Many factors influence muscle growth including genetic predisposition, body type, age (young athletes, especially during puberty, may gain weight significantly faster due to the addition of natural growth patterns), and current level of development.  In general, individuals with small frames (ectomorphs) do not support the same amount of mass as those with larger frames (endomorphs and mesomorphs).  The number and composition of muscle fibers and differences in natural hormone production dramatically affects growth potential.  As a person ages, hormone production decreases, making muscle gain slower and more difficult.  Lastly, in experienced lifters who have already added a significant amount of muscle, progress is usually slower than it is for beginners. Most people do not reach their genetic potential for gaining muscle due to incorrect eating, dietary support and/or training.  However, your genetic potential for muscle gain and performance can be maximized with the use of your personalized dotFIT Me Program.

Carbohydrate, Protein and Fat Guidelines

Carbohydrates will make up the majority of daily calories in order to provide sufficient fuel for training and recovery.  The amount will depend on your sport and will range from 2.3-4.5 grams per pound of your body weight.  To calculate this amount in grams, multiply your body weight in pounds, by 2.3-4.5 (ex. 150 lbs x 3.0 = 450 grams/day).  Adequate carbohydrate prevents protein from being used for energy, allowing optimal growth and repair of lean tissue.  Therefore, pre- and post-workout snacks and meals should be composed of mostly carbohydrates, with moderate protein and low fat.  Pre-workout snacks can “top off” energy stores, providing fuel for high quality workouts.  Consuming a high carbohydrate snack (liquid or energy bar) immediately after training creates the ideal recovery and muscle-building environment.  Protein requirements for muscle gain are 0.7-1 gram per pound of body weight per day. Higher protein intakes, which are common with many athletes, will not induce greater gains in lean body mass, and may not create the most favorable muscle-building environment.  Fat intake will make up the remaining calories once protein and carbohydrate needs have been met.  Your online program’s Athletic Menu contains the proper amounts of calories, carbohydrate, protein and fat specific to you and your goals.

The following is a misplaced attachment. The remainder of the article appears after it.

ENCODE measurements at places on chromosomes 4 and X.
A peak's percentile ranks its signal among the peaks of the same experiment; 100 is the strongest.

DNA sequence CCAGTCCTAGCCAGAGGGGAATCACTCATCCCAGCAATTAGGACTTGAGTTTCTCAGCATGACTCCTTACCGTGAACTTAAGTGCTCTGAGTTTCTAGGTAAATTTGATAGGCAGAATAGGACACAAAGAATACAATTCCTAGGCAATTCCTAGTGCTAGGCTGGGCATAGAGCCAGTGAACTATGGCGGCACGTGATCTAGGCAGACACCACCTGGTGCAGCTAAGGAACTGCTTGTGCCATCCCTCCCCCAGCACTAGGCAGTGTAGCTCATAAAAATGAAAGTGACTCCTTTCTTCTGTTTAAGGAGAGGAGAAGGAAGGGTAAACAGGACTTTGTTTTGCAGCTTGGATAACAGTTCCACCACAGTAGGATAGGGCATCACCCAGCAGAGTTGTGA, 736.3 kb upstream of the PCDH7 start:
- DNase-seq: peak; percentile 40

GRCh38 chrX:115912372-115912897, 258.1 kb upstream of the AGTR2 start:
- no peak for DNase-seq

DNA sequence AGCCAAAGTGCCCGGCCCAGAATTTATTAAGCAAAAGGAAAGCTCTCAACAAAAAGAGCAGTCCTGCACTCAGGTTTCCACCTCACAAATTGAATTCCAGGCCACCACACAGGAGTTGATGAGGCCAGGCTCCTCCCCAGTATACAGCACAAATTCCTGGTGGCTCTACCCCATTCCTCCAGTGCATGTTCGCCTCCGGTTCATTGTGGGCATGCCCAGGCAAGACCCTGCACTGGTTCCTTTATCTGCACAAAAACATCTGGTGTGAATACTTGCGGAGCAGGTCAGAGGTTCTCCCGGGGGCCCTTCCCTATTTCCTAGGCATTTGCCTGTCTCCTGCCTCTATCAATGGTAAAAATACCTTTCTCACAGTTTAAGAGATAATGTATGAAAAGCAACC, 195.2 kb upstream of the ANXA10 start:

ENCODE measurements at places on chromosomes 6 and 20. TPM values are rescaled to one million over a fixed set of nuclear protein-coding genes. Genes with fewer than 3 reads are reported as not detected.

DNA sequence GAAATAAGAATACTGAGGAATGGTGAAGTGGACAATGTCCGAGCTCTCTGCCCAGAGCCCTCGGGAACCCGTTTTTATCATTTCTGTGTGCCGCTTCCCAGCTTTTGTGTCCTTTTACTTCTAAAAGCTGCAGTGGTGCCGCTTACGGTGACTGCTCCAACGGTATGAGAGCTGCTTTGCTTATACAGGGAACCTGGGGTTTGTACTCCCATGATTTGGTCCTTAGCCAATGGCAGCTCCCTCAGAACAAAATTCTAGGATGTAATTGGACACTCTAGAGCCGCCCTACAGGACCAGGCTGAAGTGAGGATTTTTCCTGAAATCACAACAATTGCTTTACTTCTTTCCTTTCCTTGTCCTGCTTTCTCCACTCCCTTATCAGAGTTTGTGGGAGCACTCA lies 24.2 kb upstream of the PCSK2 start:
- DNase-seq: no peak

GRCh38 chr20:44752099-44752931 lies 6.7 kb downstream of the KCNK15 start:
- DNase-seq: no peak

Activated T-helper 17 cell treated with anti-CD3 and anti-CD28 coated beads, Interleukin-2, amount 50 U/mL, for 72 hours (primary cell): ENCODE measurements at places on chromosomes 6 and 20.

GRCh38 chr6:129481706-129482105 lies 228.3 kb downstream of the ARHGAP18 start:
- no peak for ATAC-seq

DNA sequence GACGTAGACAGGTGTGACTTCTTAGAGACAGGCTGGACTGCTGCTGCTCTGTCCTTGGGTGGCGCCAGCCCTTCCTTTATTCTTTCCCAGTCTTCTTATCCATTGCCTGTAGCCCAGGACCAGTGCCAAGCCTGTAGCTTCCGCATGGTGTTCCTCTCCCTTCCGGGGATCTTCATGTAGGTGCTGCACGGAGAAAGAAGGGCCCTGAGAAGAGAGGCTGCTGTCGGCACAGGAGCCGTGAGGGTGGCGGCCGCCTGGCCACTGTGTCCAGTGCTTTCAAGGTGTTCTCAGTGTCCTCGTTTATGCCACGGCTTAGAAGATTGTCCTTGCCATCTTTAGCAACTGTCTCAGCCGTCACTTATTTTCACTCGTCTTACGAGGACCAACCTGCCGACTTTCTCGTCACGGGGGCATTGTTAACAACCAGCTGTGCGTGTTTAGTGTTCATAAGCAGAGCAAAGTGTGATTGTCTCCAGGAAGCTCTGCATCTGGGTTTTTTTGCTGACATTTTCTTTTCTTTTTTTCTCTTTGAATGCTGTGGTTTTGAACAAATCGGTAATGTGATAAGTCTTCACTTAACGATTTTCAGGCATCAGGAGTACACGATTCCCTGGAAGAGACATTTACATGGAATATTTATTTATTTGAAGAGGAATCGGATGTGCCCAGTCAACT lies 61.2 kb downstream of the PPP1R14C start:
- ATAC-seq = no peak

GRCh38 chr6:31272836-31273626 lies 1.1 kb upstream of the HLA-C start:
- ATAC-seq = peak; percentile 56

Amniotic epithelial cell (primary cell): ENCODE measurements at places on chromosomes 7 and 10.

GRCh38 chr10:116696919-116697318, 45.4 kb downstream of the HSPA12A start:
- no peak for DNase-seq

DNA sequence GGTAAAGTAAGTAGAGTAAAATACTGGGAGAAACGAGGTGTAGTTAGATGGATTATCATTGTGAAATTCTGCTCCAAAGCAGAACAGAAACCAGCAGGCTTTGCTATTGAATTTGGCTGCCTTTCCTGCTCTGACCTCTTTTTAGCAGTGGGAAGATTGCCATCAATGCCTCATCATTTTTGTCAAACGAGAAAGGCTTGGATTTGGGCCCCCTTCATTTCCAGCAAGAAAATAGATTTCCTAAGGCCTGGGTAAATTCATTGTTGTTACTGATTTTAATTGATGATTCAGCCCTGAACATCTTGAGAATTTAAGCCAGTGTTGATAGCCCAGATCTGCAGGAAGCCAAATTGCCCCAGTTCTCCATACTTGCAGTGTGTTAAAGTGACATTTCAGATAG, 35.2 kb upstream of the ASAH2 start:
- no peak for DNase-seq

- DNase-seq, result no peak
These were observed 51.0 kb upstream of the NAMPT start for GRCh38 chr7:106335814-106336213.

Dietary Support

Dietary support can be safely incorporated into an individualized program to complement proper training and food intake.  For example, athletes may need convenient ways to increase calories and meals when whole food is not possible due to the necessity for extremely high calorie intakes, time constraints or availability.  Furthermore, various safe compounds have shown to enhance nutrient intake, performance, recovery and muscle building.  Refer to the dietary supplement section of your program for your individual recommendation.

Reaching your muscle gain goal

In order to simultaneously increase weight/muscle and performance: males may gain up to one-half pound per week and females up to one-quarter pound per week. Beginning exercisers, children and growing teens may gain more.

Total daily calorie intake should be moderately above current expenditure. If weight gain does not occur as described, you may add roughly 100 to 250 calories to your daily total (based on body size) consisting of equal amounts of carbohydrates and protein and moderate fat. For example, 20 g protein, 20 g carbohydrate, 10 g fat equaling 250 calories. If preferred, use your shakes or snacks to supply extra calories. Following the addition of extra calories, if after one week weight gain does not occur, repeat the above process.

If body fat or overall weight increases undesirably, slightly reduce daily caloric intake or add a preferred form of aerobic exercise until you achieve your desired weight trend.

So there you have it. Do sports-specific training including conditioning, practice your sport’s required skill, and follow your menu plans so that you gain weight in a controlled fashion and you WON’T be ALL you can be, you WILL BE BETTER (and bigger)!